Before you read a single word, you’ll surely find yourself marveling at the breathtaking wonder of the artwork here. The word ‘exquisite’ hardly does the painstakingly detailed panels justice … you’ll just have to discover the pages for yourself.
Set in “Central Asia in the nineteenth century … in a provincial town near the Caspian Sea,” the eponymous bride Amir is a sweet, wide-eyed 20-year-old “who arrived on horseback from a distant village that lay across the mountains.” Local tradition dictates that the wife should be slightly older than her groom, but in this case, Amir is a full eight years senior to her 12-year-old boy-hubby Karluk.
Amir is not quite sure how she’ll fit into her new household; most importantly, she doesn’t quite know how to treat her very young spouse. She quickly proves herself versatile – a fearsome hunter, a talented seamstress, an accomplished cook, a patient playmate – and easily endears herself to her approving new family with her undemanding, nurturing nature.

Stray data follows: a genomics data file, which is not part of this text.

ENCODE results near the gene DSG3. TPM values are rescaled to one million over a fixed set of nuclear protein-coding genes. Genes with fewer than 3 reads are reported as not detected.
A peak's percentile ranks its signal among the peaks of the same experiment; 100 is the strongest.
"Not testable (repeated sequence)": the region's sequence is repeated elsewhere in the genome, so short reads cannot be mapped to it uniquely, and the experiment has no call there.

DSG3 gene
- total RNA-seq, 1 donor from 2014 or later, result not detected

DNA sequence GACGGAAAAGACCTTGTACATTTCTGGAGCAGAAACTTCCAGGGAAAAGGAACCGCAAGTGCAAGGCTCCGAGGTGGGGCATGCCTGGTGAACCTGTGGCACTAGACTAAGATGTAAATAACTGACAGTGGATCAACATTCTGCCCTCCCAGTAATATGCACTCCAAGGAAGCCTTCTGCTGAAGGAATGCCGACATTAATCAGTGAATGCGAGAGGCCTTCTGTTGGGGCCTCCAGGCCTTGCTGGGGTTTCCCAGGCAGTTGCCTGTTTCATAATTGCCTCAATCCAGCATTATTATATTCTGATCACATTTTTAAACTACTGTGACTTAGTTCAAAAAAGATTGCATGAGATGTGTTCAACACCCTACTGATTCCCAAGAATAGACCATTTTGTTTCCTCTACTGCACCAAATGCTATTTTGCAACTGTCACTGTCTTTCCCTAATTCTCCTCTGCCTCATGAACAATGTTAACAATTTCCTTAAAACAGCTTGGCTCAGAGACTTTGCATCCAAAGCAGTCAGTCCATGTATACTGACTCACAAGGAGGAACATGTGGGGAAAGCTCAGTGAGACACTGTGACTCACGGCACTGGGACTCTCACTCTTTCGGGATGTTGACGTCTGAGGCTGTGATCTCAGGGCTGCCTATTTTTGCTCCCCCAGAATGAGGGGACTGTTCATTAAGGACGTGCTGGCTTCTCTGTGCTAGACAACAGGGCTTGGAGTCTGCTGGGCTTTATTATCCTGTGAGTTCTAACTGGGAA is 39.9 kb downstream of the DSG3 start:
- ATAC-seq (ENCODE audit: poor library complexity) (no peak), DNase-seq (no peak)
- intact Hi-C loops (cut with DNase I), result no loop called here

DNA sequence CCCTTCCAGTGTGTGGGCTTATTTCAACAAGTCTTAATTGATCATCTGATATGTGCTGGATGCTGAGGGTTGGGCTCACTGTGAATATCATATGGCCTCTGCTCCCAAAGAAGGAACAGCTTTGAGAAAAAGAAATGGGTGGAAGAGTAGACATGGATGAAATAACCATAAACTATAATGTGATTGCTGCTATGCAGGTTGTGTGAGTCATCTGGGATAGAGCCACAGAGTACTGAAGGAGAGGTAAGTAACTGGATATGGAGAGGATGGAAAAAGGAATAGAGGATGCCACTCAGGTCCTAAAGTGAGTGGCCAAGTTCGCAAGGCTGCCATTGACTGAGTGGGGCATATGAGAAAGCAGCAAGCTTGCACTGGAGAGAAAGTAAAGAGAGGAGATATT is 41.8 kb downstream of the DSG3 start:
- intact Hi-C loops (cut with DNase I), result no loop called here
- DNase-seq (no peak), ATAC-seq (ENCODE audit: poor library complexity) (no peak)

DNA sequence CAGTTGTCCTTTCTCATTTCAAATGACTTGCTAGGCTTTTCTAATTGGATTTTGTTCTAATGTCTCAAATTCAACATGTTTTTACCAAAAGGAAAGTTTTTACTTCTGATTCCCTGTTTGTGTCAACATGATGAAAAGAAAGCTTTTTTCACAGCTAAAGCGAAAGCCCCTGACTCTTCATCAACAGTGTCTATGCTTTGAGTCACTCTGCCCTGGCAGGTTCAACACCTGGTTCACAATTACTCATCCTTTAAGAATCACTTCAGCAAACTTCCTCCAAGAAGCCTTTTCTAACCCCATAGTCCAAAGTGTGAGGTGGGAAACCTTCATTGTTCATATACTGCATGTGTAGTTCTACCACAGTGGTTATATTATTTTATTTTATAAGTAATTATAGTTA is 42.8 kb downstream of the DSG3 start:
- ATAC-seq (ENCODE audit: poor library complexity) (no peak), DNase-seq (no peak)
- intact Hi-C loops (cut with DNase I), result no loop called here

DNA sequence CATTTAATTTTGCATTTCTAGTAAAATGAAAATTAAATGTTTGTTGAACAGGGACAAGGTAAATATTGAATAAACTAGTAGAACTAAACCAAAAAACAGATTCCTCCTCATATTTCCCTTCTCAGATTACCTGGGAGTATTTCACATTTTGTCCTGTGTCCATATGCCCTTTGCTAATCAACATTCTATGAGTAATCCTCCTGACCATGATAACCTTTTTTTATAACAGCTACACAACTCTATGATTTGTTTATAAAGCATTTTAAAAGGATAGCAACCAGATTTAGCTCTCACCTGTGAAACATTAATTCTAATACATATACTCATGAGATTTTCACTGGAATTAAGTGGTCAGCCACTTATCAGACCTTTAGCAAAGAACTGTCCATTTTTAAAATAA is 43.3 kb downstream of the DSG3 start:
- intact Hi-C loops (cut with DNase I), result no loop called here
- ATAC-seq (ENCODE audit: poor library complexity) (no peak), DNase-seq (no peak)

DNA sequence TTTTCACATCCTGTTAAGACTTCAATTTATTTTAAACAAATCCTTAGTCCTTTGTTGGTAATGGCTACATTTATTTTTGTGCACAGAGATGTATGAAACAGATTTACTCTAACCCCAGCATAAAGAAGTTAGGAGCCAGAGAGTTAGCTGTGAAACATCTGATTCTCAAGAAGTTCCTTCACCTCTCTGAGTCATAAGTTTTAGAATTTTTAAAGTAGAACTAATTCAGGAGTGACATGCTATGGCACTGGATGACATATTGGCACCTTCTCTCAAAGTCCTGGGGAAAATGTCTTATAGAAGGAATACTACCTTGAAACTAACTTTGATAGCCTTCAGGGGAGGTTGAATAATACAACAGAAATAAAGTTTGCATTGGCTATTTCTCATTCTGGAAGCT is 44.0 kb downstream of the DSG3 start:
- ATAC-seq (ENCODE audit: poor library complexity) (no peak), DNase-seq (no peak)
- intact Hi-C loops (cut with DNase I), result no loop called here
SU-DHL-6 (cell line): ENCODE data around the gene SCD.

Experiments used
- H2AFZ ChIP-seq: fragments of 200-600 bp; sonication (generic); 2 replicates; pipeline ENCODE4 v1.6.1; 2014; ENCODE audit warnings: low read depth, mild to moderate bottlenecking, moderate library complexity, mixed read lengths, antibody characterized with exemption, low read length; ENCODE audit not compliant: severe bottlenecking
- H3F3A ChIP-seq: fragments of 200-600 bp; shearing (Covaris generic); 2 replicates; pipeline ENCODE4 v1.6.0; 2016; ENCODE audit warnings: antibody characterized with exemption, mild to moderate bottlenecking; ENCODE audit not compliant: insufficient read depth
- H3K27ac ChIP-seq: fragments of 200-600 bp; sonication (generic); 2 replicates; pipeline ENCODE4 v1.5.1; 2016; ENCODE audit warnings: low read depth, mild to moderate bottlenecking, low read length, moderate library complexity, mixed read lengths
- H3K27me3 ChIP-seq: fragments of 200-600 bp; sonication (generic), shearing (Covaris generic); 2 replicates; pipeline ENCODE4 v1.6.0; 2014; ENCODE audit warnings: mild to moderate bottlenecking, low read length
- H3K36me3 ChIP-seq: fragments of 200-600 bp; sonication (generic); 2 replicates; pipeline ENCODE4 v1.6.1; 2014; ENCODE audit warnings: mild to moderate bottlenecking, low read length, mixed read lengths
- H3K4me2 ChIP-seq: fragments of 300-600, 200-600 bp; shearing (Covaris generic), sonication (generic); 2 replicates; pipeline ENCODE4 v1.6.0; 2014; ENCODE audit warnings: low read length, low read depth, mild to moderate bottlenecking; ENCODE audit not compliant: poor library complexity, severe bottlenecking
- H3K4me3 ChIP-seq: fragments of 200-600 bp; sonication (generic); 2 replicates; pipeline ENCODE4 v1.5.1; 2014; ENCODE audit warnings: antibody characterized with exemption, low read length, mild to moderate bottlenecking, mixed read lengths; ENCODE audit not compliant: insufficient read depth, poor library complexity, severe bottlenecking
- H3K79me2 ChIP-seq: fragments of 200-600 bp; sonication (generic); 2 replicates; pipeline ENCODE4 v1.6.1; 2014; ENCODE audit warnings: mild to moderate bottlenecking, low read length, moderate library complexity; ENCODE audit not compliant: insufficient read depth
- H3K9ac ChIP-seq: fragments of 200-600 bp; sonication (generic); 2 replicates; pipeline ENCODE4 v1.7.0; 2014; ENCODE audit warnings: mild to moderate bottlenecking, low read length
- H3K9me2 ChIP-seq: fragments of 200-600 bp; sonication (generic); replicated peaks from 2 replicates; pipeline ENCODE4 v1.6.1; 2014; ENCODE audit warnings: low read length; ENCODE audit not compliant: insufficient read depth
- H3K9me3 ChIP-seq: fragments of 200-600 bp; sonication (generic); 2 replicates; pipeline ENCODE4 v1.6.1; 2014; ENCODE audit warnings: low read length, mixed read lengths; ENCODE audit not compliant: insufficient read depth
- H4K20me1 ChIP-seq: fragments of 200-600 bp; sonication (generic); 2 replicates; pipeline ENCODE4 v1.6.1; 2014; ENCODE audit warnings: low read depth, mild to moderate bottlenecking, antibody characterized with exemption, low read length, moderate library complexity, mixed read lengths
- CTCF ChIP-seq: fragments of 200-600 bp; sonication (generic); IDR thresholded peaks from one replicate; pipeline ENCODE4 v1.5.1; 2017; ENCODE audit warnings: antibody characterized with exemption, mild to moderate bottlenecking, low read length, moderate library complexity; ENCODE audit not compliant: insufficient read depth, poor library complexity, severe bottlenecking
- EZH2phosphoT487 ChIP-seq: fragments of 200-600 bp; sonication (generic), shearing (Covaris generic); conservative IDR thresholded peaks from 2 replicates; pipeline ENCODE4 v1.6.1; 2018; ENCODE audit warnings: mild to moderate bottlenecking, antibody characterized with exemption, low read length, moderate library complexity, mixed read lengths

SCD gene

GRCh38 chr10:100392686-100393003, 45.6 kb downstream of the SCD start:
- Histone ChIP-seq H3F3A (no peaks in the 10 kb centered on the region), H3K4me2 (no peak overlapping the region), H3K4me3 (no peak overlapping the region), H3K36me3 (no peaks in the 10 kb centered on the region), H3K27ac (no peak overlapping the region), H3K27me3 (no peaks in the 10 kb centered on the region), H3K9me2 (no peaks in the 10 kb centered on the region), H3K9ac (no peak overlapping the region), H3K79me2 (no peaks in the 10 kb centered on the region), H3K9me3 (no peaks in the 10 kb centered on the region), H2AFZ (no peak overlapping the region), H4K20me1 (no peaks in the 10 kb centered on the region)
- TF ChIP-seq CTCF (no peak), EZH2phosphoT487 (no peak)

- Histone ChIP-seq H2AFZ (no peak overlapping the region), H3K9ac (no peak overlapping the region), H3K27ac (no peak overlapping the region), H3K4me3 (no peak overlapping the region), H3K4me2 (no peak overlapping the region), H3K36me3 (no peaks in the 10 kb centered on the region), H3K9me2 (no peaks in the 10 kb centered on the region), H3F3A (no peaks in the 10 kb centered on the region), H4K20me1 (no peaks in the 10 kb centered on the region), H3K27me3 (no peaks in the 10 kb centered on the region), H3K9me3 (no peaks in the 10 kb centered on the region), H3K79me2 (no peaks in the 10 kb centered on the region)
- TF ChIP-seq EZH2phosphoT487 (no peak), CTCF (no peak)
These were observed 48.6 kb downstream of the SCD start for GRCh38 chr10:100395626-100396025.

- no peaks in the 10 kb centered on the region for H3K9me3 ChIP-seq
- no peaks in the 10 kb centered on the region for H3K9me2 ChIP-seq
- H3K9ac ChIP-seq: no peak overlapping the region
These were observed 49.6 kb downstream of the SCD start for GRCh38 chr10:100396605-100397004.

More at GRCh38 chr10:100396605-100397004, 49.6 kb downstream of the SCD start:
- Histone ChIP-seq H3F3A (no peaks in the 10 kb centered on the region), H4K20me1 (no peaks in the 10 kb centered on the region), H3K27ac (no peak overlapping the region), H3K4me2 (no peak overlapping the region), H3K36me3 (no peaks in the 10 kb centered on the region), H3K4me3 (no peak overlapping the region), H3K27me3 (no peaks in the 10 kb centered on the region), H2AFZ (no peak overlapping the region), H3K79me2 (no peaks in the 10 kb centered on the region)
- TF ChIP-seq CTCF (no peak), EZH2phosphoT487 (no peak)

The couple’s developing relationship (soooo very sweet!), Karluk’s mischievous (and adorable!) young nephew’s chore-shirking exploits, Amir’s family’s sudden attempt to reclaim her back into her native village, Karluk’s illness and his growing dependence on his reliable wife, surely promise the next volume will have even more adventures ahead …
The one question I have is about the figure of Smith: who is he? He appears regularly, a somewhat disheveled Caucasian young man with glasses and notebook usually in hand. He’s apparently a family friend … or hanger-on? groupie? His appearance and speech mark him as a curious anachronism, but his comical expressions and reactions are surely entertaining. I’ll be keeping a careful eye on him in the next volume!
Readers: Young Adult, Adult
Published: 2011 (United States)